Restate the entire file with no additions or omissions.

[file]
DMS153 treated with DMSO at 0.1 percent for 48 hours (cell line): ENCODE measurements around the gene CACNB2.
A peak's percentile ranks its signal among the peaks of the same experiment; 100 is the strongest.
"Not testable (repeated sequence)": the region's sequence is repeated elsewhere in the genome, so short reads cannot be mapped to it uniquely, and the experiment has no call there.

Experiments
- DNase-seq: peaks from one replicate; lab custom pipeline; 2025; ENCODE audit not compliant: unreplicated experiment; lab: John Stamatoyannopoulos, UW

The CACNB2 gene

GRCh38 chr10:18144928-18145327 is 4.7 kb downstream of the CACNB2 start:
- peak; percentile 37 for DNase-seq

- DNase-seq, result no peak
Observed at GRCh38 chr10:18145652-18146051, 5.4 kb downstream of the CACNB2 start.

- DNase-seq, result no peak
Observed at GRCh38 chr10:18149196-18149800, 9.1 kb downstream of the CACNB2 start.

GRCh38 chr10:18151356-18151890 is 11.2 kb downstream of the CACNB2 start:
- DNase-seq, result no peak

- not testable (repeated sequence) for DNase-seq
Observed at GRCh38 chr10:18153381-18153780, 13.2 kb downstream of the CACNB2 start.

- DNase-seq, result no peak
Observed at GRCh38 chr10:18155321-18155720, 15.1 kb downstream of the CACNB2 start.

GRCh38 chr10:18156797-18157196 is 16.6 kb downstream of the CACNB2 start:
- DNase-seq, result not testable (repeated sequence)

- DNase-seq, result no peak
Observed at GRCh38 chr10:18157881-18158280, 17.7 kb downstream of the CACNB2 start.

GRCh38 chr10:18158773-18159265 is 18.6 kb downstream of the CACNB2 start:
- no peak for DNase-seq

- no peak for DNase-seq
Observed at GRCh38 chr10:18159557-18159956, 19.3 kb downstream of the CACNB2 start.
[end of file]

DMS153 treated with DMSO at 0.1 percent for 48 hours (cell line): ENCODE measurements around the gene CACNB2.
A peak's percentile ranks its signal among the peaks of the same experiment; 100 is the strongest.
"Not testable (repeated sequence)": the region's sequence is repeated elsewhere in the genome, so short reads cannot be mapped to it uniquely, and the experiment has no call there.

Experiments
- DNase-seq: peaks from one replicate; lab custom pipeline; 2025; ENCODE audit not compliant: unreplicated experiment; lab: John Stamatoyannopoulos, UW

The CACNB2 gene

GRCh38 chr10:18144928-18145327 is 4.7 kb downstream of the CACNB2 start:
- peak; percentile 37 for DNase-seq

- DNase-seq, result no peak
Observed at GRCh38 chr10:18145652-18146051, 5.4 kb downstream of the CACNB2 start.

- DNase-seq, result no peak
Observed at GRCh38 chr10:18149196-18149800, 9.1 kb downstream of the CACNB2 start.

GRCh38 chr10:18151356-18151890 is 11.2 kb downstream of the CACNB2 start:
- DNase-seq, result no peak

- not testable (repeated sequence) for DNase-seq
Observed at GRCh38 chr10:18153381-18153780, 13.2 kb downstream of the CACNB2 start.

- DNase-seq, result no peak
Observed at GRCh38 chr10:18155321-18155720, 15.1 kb downstream of the CACNB2 start.

GRCh38 chr10:18156797-18157196 is 16.6 kb downstream of the CACNB2 start:
- DNase-seq, result not testable (repeated sequence)

- DNase-seq, result no peak
Observed at GRCh38 chr10:18157881-18158280, 17.7 kb downstream of the CACNB2 start.

GRCh38 chr10:18158773-18159265 is 18.6 kb downstream of the CACNB2 start:
- no peak for DNase-seq

- no peak for DNase-seq
Observed at GRCh38 chr10:18159557-18159956, 19.3 kb downstream of the CACNB2 start.